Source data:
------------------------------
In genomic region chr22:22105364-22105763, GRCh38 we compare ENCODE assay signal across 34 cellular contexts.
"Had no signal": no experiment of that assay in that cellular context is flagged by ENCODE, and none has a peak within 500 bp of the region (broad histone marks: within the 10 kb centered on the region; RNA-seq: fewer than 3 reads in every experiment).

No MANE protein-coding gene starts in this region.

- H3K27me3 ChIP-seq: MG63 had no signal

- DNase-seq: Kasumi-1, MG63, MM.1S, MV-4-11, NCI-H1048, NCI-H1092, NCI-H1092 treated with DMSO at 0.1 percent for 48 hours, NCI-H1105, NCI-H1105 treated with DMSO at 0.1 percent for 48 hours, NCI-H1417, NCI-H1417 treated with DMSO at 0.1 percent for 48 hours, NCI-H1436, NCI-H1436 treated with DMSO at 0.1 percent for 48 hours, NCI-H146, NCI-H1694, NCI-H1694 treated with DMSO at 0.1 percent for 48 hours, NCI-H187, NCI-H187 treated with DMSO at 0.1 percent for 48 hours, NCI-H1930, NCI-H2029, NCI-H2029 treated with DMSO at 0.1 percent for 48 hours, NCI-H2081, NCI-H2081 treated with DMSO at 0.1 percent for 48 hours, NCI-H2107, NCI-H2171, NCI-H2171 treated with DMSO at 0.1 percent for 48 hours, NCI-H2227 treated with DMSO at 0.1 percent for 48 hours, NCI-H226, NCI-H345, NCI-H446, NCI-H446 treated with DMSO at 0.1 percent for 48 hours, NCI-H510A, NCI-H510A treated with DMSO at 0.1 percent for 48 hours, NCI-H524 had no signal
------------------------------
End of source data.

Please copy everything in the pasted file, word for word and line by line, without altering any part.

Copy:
In genomic region chr22:22105364-22105763, GRCh38 we compare ENCODE assay signal across 34 cellular contexts.
"Had no signal": no experiment of that assay in that cellular context is flagged by ENCODE, and none has a peak within 500 bp of the region (broad histone marks: within the 10 kb centered on the region; RNA-seq: fewer than 3 reads in every experiment).

No MANE protein-coding gene starts in this region.

- H3K27me3 ChIP-seq: MG63 had no signal

- DNase-seq: Kasumi-1, MG63, MM.1S, MV-4-11, NCI-H1048, NCI-H1092, NCI-H1092 treated with DMSO at 0.1 percent for 48 hours, NCI-H1105, NCI-H1105 treated with DMSO at 0.1 percent for 48 hours, NCI-H1417, NCI-H1417 treated with DMSO at 0.1 percent for 48 hours, NCI-H1436, NCI-H1436 treated with DMSO at 0.1 percent for 48 hours, NCI-H146, NCI-H1694, NCI-H1694 treated with DMSO at 0.1 percent for 48 hours, NCI-H187, NCI-H187 treated with DMSO at 0.1 percent for 48 hours, NCI-H1930, NCI-H2029, NCI-H2029 treated with DMSO at 0.1 percent for 48 hours, NCI-H2081, NCI-H2081 treated with DMSO at 0.1 percent for 48 hours, NCI-H2107, NCI-H2171, NCI-H2171 treated with DMSO at 0.1 percent for 48 hours, NCI-H2227 treated with DMSO at 0.1 percent for 48 hours, NCI-H226, NCI-H345, NCI-H446, NCI-H446 treated with DMSO at 0.1 percent for 48 hours, NCI-H510A, NCI-H510A treated with DMSO at 0.1 percent for 48 hours, NCI-H524 had no signal